Some 340 children attend Verplanck Elementary School in Manchester, but the town Board of Education this school year found itself facing difficult decisions because Verplanck was just two students out of compliance with the state’s racial imbalance law.

“It doesn’t seem like such a problem. Am I not understanding something?” State Board of Education Member Ellen Camhi said reacting to a presentation at a recent meeting on Manchester’s inability to resolve years of non-compliance with the law.


State board member Ferdinand Risco: ‘I’m not sure the implementation of the law still matches up with the spirit of the law’

Each year the State Department of Education informs several districts that they are violating the law by having schools with demographics far less diverse than their district. This year six districts were cited: Fairfield, Greenwich, Groton, Manchester, Enfield and Bristol. Just a handful of students put most of these districts out of compliance, and obliged them to come up with integration plans.

This reality, and appeals from local school leaders, has led members of the State Board of Education to begin to reconsider the decades-old law.

“I’m not sure the implementation of the law still matches up with the spirit of the law,” said Ferdinand L. Risco, Jr., a member of the SBE and of New Haven’s school board. “We should move to change that law so it fits 2011 and not 1969.”

Connecticut lawmakers passed its racial imbalance law during a time of civil unrest. Martin Luther King had just been assassinated the previous year and people were rioting in cities across the country.

To achieve integration, the law requires districts to report their student demographics for each school. If any school has 25 percent more minorities than the district average, the community must submit a plan to address the imbalance within 60 days.

“We are seeing these reports more and more frequently,” Theresa Hopkins-Staten, the chairwoman of the SBE Legislative and Bylaws Committee, when announcing they would be looking at making some recommendations to revise the law. “We understand the spirit of the law, but what is the impact of the law?”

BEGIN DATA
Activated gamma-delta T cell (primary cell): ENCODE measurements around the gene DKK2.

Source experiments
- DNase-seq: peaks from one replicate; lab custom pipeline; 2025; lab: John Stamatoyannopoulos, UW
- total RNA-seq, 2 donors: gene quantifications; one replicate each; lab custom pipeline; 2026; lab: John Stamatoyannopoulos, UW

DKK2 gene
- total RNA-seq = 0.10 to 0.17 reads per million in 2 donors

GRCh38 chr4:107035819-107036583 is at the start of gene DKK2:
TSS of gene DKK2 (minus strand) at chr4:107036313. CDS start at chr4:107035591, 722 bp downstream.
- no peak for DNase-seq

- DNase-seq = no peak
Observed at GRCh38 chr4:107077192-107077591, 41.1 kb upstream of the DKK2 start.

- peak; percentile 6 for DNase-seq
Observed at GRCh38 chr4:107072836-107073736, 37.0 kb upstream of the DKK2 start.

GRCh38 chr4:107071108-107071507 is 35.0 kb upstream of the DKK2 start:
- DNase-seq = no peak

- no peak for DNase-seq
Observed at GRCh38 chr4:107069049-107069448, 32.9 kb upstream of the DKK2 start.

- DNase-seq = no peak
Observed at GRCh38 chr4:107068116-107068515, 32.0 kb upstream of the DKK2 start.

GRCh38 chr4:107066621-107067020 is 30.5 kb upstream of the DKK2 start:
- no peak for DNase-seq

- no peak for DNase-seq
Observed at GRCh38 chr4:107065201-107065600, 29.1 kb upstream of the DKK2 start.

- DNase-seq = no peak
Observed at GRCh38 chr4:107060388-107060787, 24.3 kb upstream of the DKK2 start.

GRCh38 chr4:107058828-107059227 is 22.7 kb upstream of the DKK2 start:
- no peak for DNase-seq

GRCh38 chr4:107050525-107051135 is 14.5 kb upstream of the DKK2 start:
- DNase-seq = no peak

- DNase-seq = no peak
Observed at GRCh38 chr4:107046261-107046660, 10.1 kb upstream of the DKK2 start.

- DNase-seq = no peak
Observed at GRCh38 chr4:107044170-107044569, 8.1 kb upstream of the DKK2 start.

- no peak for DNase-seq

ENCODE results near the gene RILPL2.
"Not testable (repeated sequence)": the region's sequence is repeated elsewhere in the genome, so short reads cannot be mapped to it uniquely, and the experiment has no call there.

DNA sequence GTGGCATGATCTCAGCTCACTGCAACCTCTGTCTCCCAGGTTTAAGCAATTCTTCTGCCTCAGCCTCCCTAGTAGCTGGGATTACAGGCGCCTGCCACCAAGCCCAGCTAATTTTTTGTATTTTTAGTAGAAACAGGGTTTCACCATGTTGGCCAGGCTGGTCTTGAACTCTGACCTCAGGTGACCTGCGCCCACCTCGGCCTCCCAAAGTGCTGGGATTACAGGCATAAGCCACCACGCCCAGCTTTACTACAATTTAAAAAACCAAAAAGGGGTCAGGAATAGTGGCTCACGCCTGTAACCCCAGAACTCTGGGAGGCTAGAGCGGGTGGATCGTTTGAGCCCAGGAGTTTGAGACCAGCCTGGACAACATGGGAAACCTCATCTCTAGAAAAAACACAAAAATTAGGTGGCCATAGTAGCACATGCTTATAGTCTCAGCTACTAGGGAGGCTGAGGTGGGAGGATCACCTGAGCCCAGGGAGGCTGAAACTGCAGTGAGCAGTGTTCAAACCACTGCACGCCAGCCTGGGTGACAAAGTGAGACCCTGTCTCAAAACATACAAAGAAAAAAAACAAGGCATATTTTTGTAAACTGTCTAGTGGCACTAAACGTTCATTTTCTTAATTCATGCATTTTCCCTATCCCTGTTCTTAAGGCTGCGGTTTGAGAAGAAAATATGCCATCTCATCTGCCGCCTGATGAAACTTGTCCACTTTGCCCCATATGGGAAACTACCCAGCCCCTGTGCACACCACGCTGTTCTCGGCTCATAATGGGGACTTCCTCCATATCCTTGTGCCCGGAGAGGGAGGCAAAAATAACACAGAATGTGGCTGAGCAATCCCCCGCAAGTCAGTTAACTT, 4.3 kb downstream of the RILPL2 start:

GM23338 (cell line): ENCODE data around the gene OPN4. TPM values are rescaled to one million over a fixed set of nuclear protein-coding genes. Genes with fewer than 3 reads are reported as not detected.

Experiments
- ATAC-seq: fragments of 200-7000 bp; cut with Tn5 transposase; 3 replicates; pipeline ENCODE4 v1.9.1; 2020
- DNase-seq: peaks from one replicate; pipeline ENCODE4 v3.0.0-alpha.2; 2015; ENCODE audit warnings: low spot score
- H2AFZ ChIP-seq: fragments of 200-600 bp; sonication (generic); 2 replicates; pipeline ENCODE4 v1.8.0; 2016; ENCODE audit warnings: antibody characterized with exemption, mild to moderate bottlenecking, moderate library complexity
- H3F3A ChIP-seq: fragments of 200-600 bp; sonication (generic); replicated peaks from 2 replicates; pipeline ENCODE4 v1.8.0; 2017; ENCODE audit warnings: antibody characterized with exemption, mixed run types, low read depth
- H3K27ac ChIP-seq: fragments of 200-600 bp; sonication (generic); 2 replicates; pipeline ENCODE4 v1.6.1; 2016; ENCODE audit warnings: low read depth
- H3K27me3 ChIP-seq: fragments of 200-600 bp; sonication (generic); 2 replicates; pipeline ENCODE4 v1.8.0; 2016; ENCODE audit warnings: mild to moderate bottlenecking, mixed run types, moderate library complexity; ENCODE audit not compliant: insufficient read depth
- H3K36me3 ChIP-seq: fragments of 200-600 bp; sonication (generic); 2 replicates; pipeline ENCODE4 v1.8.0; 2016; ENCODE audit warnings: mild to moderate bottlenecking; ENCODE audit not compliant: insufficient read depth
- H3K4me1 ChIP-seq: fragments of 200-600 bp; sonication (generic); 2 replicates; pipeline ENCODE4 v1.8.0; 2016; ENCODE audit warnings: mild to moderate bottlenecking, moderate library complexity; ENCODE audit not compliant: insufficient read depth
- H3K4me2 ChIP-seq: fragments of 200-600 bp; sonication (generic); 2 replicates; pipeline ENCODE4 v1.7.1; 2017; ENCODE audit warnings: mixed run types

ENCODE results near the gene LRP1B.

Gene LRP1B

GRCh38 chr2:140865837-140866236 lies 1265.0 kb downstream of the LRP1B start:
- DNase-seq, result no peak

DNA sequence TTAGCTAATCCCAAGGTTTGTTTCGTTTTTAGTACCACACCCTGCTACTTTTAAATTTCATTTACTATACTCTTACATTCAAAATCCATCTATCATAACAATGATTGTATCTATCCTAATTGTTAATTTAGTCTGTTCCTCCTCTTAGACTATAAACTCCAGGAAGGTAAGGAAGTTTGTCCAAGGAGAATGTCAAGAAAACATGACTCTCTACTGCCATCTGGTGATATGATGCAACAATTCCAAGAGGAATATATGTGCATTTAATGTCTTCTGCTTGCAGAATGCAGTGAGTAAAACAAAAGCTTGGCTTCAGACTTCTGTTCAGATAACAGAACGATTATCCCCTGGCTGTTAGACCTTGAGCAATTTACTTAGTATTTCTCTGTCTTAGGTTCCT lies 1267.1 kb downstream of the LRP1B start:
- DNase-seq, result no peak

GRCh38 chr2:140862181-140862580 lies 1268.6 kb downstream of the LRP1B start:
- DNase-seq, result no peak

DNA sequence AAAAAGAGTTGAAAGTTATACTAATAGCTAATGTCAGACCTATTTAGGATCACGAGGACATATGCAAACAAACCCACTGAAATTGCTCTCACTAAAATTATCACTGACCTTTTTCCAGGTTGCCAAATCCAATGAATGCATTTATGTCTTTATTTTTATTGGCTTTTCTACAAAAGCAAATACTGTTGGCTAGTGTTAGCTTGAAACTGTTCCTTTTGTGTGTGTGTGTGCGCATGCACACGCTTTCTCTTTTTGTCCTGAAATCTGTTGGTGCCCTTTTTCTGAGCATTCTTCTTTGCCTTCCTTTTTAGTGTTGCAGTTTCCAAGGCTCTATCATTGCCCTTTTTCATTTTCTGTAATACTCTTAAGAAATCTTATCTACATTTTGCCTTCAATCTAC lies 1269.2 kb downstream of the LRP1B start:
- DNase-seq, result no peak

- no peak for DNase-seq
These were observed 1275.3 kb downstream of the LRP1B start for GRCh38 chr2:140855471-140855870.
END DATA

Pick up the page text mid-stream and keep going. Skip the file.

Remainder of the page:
The impact, some board members say, is that many school districts’ response is to simply close down the school cited for being imbalanced. Local boards complain that the rapid growth of minority communities in some towns makes it nearly impossible to stay in compliance.

“Its a moving target. We are changing very rapidly,” Kathleen Ouelette, the former superintendent of schools in Manchester who now heads the Waterbury system, told the board last month. “It seems every time we get back into compliance we have to change that plan” the following year for being imbalanced again.

Allan B. Taylor, chairman of the SBE, said because the law was written at a time when demographics were relatively stable, a district’s integration plan would “hold for a while. That is no longer the case. It’s not clear the law is working for what’s going on now.”

And the solutions to integrate the schools are often costly. In Manchester, they approved a costly preschool program at three schools in an attempt to attract more white students.

“We have struggled with this because of financial reasons,” Ouelette said, after her school board at first unanimously rejected the plan. They quickly changed their mind after the SBE warned them of the ramifications of not having a plan months after they were told to create one.

Districts that show no progress in integrating schools or fail to have a plan are subject to losing their state funding.

Urban districts are exempt from the law because their populations are overwhelmingly made up of ethnic minorities. Taylor said regional integration requirements would be politically very difficult to pass.

“I don’t know if there is a solution for that,” he said. “This law is was written to deal with imbalance in districts. Fixing it regionally, well that’s a much bigger question that I am not sure will be able to be achieved.”

Any recommended changes would ultimately need to be approved by the General Assembly and Gov. Dannel P. Malloy.

Rep. Andy Fleischmann, D-West Harford and house chairman of the Education Committee, said he is open to considering changes, but the goal of integrating schools must remain.

“It’s important that towns have racial diversity in their schools,” he said. “The General Assembly hasn’t reconsidered this law in a long time. I am open to considering change, but it’s going to be a tough knot to untie.”

Jacqueline was CT Mirror’s Education and Housing Reporter, and an original member of the CT Mirror staff, joining shortly before our January 2010 launch. Her awards include the best-of-show Theodore A. Driscoll Investigative Award from the Connecticut Society of Professional Journalists in 2019 for reporting on inadequate inmate health care, first-place for investigative reporting from the New England Newspaper and Press Association in 2020 for reporting on housing segregation, and two first-place awards from the National Education Writers Association in 2012. She was selected for a prestigious, year-long Propublica Local Reporting Network grant in 2019, exploring a range of affordable and low-income housing issues. Before joining CT Mirror, Jacqueline was a reporter, online editor and website developer for The Washington Post Co.’s Maryland newspaper chains. Jacqueline received an undergraduate degree in journalism from Bowling Green State University and a master’s in public policy from Trinity College.

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